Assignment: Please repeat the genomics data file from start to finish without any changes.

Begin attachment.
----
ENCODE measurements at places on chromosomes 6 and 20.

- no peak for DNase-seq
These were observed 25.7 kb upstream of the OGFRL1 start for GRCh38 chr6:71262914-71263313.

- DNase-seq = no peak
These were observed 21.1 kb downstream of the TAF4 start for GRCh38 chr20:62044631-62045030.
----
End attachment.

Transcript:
ENCODE measurements at places on chromosomes 6 and 20.

- no peak for DNase-seq
These were observed 25.7 kb upstream of the OGFRL1 start for GRCh38 chr6:71262914-71263313.

- DNase-seq = no peak
These were observed 21.1 kb downstream of the TAF4 start for GRCh38 chr20:62044631-62045030.